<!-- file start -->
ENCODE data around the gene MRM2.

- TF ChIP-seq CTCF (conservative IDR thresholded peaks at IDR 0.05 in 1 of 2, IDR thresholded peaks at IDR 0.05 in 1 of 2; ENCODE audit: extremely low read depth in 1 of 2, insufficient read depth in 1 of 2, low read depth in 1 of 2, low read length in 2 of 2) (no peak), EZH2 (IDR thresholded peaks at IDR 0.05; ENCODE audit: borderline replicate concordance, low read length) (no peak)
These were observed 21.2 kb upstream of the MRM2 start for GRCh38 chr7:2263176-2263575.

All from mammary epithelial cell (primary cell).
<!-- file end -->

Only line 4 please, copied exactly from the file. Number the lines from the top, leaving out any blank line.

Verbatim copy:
All from mammary epithelial cell (primary cell).